Aflibercept becomes first pharmacologic treatment for preterm infants with retinopathy of prematurity

Article

Aflibercept is now approved to treat 5 retinal conditions caused by ocular angiogenesis.

The FDA has approved aflibercept (EYLEA; Regeneron) for the treatment of retinopathy of prematurity (ROP) in preterm infants, making it the first pharmacologic treatment for the condition in preterm infants, according to a company press release announcing the approval. Also, aflibercept is now approved to treat 5 retinal conditions caused by ocular angiogenesis.

Severe ROP can develop in 1,100 to 1,500 US infants each year, affecting infants who are born prior to 31 weeks gestation or who weigh less than 3.3 lbs (1,500 g) at birth.

Because retinal blood vessels are mostly only completely developed when an infant reaches full term, preterm infants are at an increased risk of developing abnormal blood vessels that can lead to retinal detachment and irreversible vision loss. While mild cases can improve over time without treatment, other cases may need treatment to prevent ROP from worsening, including visual impartment and blindness.

“Retinopathy of prematurity is a leading cause of childhood blindness worldwide. Until now, the only FDA-approved treatment in common use was laser photocoagulation, a complex and lengthy procedure that permanently ablates retina tissue and is stressful not only for infant patients but also the family navigating a delicate time after a preterm birth,” said George D. Yancopoulos, MD, PhD, president and chief scientific officer of Regeneron, and a principal inventor of [aflibercept]. “For the first time, physicians will now have an FDA-approved medication in [aflibercept] to treat this heartbreaking disease in these smallest of patients. We thank the investigators and the many families who participated in the clinical trials.”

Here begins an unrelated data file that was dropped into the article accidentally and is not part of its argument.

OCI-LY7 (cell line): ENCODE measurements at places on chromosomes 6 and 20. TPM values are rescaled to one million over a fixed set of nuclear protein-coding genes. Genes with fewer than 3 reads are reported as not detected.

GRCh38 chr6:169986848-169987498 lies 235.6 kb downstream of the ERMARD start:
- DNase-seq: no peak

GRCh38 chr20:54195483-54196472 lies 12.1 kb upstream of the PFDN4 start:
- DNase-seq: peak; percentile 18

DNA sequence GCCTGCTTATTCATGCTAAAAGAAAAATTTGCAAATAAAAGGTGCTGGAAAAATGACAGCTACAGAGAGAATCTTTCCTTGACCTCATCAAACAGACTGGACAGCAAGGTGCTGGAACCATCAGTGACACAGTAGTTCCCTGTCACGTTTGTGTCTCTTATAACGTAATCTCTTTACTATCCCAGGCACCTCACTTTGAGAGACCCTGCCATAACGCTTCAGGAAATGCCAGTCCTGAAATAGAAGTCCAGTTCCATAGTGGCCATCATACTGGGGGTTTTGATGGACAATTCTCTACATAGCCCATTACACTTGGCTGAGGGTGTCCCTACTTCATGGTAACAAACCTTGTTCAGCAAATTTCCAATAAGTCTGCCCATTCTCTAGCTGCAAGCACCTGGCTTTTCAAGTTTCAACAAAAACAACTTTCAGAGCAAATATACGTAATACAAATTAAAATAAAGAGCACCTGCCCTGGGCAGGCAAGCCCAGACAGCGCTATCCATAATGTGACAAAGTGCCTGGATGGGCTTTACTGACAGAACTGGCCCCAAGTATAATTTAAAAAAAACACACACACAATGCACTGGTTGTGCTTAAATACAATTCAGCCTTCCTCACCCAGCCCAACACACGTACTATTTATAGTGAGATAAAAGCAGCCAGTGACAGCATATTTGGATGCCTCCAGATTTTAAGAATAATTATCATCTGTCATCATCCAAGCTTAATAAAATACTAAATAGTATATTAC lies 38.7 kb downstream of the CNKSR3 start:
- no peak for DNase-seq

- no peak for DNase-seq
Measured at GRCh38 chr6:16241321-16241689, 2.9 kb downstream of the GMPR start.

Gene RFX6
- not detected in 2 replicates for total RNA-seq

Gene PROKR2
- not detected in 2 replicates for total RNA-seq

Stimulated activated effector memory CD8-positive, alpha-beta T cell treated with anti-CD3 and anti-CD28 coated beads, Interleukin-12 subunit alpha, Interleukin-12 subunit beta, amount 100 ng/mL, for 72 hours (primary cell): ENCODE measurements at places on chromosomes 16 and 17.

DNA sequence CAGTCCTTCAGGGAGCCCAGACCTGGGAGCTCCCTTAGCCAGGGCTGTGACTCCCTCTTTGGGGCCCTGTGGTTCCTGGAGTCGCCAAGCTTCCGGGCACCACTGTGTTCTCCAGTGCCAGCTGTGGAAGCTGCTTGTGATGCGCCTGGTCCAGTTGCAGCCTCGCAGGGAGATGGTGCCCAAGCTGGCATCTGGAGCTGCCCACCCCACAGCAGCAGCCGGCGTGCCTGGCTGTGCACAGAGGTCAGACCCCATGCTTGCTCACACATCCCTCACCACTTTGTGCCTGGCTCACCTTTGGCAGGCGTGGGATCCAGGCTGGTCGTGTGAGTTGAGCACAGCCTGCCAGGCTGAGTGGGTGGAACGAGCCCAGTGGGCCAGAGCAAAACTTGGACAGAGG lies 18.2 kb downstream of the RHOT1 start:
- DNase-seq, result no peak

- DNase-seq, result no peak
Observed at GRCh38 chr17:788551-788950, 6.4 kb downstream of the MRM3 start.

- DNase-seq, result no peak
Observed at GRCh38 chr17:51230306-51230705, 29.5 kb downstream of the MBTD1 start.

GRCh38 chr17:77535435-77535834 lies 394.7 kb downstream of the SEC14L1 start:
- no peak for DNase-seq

This approval is backed by positive data from 2 phase 3 trials, FIREFLEYE and BUTTERFLEYE, which examined aflibercept 0.4 mg vs laser photocoagulation in infants with ROP. Data from both trials showed approximately 80% of patients in the aflibercept-treated group achieved an absence of active ROP and unfavorable structural outcomes at 52 weeks of age. Additionally, there were no new safety signals observed for aflibercept in either of the trials.

“With no existing FDA-approved guidance for the treatment of retinopathy of prematurity with anti-VEGF therapies, there was a significant need for research to understand how best to treat the disease in a manner that puts patient safety first and preserves vision for a lifetime,” said Jeff Todd, CEO, Prevent Blindness. “Regeneron’s trials investigating [aflibercept] in retinopathy of prematurity have advanced our understanding of how to treat this disease and provided a needed evidence-based treatment option to potentially help preterm infants preserve their vision.”

Reference

EYLEA (AFLIBERCEPT) INJECTION APPROVED AS THE FIRST PHARMACOLOGIC TREATMENT FOR PRETERM INFANTS WITH RETINOPATHY OF PREMATURITY (ROP) BY THE FDA. Regeneron. February 8, 2023. Accessed February 13, 2023. https://investor.regeneron.com/news-releases/news-release-details/eylear-aflibercept-injection-approved-first-pharmacologic

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